If this process is off anywhere in the ignition system, the trimmer will have no spark. When operating on the ignition system of a Stihl weed eater, take special precautions as the voltage involved can be lethal. Wear leather work gloves and always set the trimmer on the ground or on something directly touching the ground. Move the ignition switch into the "Off" position and unhook the rubber boot from the tip of the spark plug. Unscrew the spark plug with a socket wrench and inspect the metal tip.

If the tip looks black, bent or broken in any way, replace the spark plug. Refit the spark plug back into the rubber boot, with the metal tip pointing out. With the trimmer on the ground, brace your knee onto the shaft or get a friend to help hold the trimmer steady.

Switch the ignition back to the "On" setting and hold the ignition wire just below the rubber boot--wearing work gloves. Position the tip of the plug about 3cm away from a metal point on the engine block that is touching the ground. Pull sharply on the starter rope and check for a spark. If there's no spark during the test, check all of the ignition system wires for damage or loose connections. Check the inside of the rubber boot to make sure dust or other debris isn't messing up the connection.

Make sure the rubber boot isn't loose or hanging off the HT lead wire. Check the short-circuit wire and lead wire running from the ignition module to the starter switch. Make sure these wires aren't pinched or touching any metal on the engine block, such as the crankcase.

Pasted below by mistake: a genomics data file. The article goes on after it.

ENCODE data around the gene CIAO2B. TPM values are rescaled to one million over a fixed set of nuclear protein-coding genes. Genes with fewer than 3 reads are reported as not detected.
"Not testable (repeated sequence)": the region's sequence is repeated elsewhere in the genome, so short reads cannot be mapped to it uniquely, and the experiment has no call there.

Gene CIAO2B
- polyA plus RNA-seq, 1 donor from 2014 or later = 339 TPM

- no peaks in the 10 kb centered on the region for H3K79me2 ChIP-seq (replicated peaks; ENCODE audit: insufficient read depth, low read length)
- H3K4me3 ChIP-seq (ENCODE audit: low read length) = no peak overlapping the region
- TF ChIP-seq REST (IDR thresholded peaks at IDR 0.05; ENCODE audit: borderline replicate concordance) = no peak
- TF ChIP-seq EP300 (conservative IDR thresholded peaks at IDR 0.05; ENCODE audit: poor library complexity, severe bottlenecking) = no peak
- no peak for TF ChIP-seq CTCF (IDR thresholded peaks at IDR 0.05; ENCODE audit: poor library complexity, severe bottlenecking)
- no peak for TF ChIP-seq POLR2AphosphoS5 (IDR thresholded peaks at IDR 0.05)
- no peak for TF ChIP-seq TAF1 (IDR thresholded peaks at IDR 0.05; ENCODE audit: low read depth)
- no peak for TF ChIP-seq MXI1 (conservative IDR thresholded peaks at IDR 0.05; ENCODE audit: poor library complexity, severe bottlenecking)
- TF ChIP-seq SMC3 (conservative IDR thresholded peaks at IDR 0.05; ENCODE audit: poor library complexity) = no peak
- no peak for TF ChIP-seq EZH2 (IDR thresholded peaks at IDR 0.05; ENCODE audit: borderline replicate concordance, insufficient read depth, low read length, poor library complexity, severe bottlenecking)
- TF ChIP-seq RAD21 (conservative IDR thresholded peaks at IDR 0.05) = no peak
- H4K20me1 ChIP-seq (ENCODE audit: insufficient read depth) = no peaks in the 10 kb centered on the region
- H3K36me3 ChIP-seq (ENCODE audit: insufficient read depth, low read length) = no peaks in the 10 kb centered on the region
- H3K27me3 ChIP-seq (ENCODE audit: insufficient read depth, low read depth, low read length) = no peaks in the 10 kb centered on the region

Replace any damaged or broken wires. After replacing any damaged wires, repeat the test for spark. If there's still no spark present, the flywheel and the ignition module will need servicing. The flywheel needs to spin evenly and at a high enough speed to generate the proper charge. Check the magnets on the end of the flywheel to make sure they aren't discolored.

Check the flywheel to make sure it spins evenly on the crankshaft. If there's still no spark, replace the ignition module. Currently based in Minneapolis, Minn.

He holds a Bachelor of Arts in creative writing from the University of Montana. Hunker may earn compensation through affiliate links in this story. Eric Blankenburg.